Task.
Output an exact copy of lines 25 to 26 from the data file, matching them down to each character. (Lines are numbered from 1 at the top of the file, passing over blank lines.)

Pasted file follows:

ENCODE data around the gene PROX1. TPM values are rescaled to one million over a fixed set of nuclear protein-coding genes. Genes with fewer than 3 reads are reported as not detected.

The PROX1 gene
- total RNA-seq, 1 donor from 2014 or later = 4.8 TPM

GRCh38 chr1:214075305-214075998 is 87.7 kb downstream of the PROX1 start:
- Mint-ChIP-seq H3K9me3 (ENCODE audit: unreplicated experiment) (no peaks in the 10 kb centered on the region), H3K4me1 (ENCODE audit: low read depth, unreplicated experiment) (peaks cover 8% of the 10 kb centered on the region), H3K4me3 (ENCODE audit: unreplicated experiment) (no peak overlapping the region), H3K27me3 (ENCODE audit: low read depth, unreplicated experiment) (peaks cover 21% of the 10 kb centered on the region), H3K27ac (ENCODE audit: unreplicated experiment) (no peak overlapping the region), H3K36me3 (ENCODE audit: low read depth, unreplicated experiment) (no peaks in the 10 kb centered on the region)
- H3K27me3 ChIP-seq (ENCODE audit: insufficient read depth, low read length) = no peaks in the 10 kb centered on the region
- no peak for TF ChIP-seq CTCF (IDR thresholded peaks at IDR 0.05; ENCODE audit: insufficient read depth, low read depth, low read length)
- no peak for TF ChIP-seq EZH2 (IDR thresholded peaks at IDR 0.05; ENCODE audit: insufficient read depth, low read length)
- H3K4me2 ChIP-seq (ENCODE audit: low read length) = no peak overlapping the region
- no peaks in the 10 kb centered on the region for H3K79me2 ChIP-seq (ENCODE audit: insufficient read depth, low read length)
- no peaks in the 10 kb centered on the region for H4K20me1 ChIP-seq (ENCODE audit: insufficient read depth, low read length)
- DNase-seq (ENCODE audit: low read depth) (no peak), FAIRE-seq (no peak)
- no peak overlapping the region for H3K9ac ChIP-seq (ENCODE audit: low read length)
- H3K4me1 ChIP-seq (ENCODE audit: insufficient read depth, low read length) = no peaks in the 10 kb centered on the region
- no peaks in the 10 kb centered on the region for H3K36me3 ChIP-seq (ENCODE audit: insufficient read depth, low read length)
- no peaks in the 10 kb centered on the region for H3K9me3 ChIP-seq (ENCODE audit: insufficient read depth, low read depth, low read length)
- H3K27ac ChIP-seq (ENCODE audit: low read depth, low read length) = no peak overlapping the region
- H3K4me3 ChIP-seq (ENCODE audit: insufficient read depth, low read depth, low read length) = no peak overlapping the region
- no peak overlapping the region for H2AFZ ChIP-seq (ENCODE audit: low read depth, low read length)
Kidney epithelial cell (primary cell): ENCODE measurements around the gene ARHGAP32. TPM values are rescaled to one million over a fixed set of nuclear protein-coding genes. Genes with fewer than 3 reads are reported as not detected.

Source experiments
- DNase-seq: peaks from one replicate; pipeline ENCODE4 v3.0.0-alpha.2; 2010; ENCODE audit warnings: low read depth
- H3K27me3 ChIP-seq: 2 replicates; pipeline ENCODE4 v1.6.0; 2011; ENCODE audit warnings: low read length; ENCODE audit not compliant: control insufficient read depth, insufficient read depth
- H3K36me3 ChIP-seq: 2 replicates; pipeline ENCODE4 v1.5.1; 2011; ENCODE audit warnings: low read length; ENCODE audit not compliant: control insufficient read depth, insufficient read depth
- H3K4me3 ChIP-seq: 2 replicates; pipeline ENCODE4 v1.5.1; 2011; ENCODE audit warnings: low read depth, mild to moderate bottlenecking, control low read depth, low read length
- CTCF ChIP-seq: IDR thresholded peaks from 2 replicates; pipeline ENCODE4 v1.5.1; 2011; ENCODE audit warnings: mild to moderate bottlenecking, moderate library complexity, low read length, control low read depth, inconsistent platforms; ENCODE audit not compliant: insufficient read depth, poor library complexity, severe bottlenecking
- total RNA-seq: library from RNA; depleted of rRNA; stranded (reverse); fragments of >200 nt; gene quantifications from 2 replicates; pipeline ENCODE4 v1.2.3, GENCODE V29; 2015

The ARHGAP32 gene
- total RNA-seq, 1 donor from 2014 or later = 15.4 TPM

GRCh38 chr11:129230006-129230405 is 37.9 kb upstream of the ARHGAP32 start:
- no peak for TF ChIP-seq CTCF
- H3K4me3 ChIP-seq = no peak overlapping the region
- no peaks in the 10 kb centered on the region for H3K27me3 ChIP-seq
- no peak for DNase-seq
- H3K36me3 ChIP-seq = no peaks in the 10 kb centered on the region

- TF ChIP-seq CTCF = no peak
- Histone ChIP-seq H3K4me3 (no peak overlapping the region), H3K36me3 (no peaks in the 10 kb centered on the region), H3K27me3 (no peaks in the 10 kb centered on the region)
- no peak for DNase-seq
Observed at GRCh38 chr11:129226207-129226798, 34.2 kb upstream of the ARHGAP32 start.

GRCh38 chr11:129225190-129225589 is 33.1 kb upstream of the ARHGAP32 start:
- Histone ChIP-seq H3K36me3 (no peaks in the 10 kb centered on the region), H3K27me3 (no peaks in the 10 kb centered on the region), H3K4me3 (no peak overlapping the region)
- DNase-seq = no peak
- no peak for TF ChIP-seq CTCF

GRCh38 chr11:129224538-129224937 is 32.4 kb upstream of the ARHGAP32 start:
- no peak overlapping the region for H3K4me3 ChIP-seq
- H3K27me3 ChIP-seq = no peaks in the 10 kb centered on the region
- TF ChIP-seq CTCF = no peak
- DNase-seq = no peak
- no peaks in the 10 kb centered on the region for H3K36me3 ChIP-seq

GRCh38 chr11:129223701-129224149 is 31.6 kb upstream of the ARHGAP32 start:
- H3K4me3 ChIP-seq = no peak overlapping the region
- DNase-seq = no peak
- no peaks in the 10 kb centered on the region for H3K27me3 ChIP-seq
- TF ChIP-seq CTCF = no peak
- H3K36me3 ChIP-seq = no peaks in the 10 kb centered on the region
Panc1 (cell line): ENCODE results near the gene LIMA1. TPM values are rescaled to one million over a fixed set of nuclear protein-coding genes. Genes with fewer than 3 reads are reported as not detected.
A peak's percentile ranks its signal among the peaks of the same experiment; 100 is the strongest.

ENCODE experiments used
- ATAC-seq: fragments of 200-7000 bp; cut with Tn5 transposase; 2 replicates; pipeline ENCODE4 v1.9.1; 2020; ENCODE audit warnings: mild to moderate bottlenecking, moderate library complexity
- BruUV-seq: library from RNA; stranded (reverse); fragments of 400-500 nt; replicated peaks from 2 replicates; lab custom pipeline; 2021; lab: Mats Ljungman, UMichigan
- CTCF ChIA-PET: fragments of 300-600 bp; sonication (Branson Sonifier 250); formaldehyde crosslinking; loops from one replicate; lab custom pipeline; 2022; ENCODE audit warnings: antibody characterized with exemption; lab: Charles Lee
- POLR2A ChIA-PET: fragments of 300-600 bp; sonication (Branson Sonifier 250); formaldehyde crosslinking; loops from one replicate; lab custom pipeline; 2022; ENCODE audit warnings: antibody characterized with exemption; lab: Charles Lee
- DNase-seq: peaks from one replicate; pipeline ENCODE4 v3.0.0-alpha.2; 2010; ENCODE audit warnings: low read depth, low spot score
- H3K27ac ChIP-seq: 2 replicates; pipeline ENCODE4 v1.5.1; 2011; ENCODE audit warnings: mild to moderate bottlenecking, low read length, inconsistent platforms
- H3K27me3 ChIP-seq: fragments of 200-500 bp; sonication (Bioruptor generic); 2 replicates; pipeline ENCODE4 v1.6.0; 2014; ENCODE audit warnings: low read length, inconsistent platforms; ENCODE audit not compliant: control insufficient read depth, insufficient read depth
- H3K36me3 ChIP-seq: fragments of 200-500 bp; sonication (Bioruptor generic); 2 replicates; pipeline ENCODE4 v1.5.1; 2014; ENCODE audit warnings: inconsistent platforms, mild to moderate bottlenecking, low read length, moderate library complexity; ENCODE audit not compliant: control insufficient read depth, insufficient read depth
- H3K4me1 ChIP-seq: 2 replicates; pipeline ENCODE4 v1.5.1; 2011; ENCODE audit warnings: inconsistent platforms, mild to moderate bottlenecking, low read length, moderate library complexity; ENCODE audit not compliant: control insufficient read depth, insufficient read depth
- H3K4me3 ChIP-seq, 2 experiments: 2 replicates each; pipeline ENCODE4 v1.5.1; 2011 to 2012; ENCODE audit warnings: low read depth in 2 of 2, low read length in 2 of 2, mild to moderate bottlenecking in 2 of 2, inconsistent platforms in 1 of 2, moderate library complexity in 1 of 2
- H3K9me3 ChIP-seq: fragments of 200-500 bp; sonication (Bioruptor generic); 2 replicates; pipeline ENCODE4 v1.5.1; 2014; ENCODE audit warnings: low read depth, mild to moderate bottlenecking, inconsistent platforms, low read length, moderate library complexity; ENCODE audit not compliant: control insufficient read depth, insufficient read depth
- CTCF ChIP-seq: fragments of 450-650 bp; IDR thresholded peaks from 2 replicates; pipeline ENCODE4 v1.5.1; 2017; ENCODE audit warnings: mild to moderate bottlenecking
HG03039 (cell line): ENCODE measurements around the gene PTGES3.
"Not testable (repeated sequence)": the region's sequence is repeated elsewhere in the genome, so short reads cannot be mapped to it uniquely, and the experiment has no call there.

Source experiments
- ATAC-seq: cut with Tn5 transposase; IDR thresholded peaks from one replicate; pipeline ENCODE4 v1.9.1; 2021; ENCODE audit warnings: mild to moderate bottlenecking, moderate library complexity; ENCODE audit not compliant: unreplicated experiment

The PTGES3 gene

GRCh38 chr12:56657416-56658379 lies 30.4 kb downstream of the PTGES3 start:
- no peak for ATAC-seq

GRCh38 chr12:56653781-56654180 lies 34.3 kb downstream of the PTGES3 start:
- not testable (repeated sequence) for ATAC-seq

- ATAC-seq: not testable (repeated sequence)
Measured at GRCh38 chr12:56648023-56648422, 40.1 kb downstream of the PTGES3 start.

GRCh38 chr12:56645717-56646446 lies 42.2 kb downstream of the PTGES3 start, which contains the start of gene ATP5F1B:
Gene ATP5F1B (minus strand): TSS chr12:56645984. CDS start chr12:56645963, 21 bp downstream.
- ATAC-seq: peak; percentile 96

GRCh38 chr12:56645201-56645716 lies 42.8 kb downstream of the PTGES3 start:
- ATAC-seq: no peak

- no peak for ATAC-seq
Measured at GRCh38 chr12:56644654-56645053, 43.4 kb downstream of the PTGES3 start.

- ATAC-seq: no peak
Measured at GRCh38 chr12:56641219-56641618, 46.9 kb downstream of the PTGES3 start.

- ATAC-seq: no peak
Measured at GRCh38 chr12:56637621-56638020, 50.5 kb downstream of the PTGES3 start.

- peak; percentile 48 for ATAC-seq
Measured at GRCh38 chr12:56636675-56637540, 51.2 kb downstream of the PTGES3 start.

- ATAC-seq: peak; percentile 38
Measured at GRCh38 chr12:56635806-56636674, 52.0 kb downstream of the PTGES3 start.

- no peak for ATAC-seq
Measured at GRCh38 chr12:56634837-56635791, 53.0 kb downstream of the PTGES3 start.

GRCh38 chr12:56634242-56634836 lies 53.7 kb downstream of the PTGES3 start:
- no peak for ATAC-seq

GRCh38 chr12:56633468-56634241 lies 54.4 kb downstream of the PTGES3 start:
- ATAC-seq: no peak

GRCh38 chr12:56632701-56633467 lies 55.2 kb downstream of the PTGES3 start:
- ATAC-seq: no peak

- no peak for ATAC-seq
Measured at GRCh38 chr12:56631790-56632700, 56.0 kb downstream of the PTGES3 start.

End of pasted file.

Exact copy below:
- H3K4me3 ChIP-seq: 2 replicates; pipeline ENCODE4 v1.5.1; 2011; ENCODE audit warnings: low read depth, mild to moderate bottlenecking, control low read depth, low read length
- CTCF ChIP-seq: IDR thresholded peaks from 2 replicates; pipeline ENCODE4 v1.5.1; 2011; ENCODE audit warnings: mild to moderate bottlenecking, moderate library complexity, low read length, control low read depth, inconsistent platforms; ENCODE audit not compliant: insufficient read depth, poor library complexity, severe bottlenecking